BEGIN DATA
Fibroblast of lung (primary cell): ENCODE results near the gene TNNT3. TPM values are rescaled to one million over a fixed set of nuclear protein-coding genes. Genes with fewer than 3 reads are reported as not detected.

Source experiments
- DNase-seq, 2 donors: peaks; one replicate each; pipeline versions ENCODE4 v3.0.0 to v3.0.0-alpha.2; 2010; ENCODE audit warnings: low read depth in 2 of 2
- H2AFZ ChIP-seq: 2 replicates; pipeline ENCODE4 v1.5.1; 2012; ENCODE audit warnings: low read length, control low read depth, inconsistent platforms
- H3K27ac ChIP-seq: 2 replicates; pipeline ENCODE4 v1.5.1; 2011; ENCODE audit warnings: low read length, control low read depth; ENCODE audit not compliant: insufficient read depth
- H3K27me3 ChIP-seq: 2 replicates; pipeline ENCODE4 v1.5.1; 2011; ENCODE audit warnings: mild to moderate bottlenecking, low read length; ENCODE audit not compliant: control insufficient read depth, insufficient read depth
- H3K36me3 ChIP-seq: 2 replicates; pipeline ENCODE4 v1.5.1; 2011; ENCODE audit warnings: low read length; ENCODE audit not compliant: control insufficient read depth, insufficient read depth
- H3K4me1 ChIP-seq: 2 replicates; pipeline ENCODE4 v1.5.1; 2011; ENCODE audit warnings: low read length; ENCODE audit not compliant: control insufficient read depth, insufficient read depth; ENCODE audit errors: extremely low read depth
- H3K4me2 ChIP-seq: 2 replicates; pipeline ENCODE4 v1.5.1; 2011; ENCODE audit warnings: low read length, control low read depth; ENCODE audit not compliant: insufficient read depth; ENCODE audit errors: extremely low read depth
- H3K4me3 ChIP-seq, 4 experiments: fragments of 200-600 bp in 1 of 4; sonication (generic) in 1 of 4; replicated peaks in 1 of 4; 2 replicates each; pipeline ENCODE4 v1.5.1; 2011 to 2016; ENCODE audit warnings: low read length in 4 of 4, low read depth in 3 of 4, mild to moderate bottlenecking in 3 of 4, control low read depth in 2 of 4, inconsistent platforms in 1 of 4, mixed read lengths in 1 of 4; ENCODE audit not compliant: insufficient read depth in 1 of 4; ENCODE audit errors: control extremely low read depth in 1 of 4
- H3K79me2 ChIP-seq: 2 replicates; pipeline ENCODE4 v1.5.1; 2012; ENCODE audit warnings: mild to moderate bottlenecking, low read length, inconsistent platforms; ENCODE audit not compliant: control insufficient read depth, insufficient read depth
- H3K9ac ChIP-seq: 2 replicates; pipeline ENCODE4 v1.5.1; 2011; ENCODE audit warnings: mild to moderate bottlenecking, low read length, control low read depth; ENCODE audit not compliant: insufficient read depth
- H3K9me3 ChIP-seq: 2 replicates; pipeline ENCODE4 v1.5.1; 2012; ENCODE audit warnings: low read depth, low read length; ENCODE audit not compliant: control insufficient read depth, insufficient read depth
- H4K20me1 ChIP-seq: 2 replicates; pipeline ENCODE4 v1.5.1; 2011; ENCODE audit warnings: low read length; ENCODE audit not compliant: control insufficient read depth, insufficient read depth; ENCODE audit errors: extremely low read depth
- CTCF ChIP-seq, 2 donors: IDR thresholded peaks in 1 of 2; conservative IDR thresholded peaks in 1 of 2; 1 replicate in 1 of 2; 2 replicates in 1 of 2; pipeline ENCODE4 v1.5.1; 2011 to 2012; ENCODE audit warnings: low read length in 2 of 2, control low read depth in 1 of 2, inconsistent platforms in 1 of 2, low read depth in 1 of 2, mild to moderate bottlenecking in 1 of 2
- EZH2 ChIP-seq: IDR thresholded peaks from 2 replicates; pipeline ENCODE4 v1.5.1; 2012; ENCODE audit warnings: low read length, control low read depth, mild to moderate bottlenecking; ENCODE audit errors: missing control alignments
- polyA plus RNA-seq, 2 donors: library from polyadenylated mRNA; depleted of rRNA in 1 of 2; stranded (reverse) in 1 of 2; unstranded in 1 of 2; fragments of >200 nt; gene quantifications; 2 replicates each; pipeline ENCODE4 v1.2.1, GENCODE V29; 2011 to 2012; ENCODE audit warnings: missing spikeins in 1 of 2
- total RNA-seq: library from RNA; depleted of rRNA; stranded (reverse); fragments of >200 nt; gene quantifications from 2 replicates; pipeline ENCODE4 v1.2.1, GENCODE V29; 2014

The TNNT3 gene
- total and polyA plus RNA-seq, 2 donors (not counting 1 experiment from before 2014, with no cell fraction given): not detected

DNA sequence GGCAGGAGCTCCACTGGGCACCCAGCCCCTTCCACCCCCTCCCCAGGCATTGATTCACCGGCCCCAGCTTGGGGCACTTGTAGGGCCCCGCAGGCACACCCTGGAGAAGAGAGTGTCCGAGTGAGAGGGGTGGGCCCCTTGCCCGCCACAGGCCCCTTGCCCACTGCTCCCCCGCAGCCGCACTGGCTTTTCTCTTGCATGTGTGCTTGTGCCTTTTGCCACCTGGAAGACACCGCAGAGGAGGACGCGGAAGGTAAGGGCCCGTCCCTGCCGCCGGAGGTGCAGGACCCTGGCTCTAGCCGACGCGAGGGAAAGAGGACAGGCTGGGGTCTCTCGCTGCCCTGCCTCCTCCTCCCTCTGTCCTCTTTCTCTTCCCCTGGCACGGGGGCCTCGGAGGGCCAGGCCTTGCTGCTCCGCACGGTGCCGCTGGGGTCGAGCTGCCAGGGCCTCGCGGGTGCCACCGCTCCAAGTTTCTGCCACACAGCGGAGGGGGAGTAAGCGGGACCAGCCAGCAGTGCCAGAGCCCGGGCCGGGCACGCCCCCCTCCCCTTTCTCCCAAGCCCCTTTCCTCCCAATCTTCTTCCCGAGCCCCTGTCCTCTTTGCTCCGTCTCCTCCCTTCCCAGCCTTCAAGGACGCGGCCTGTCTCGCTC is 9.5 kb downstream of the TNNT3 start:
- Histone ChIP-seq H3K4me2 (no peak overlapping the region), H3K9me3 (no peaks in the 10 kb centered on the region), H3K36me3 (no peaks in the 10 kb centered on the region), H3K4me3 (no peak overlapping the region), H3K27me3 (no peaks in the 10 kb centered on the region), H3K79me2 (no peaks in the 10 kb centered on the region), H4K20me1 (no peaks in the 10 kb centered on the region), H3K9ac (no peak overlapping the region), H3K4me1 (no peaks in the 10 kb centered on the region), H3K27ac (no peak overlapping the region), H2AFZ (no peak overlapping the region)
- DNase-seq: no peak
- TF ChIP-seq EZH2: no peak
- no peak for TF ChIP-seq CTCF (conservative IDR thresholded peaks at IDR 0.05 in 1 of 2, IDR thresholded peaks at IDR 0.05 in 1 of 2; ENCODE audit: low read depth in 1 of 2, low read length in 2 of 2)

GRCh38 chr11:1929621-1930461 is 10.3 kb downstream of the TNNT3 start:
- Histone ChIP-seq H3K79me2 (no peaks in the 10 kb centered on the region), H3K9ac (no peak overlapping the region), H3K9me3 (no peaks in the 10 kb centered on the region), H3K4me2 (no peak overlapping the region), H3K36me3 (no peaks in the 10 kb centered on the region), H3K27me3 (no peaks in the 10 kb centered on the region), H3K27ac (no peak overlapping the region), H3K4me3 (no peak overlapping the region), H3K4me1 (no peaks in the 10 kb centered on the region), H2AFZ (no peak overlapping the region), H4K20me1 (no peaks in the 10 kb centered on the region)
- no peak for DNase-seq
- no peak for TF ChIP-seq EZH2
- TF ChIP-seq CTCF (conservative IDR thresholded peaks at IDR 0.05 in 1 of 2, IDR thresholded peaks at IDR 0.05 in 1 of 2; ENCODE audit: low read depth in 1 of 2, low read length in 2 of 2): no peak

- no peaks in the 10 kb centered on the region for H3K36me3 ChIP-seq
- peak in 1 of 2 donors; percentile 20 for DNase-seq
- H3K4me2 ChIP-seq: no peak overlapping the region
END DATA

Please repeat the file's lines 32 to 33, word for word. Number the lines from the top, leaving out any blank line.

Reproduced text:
- peak in 1 of 2 donors; percentile 20 for DNase-seq
- H3K4me2 ChIP-seq: no peak overlapping the region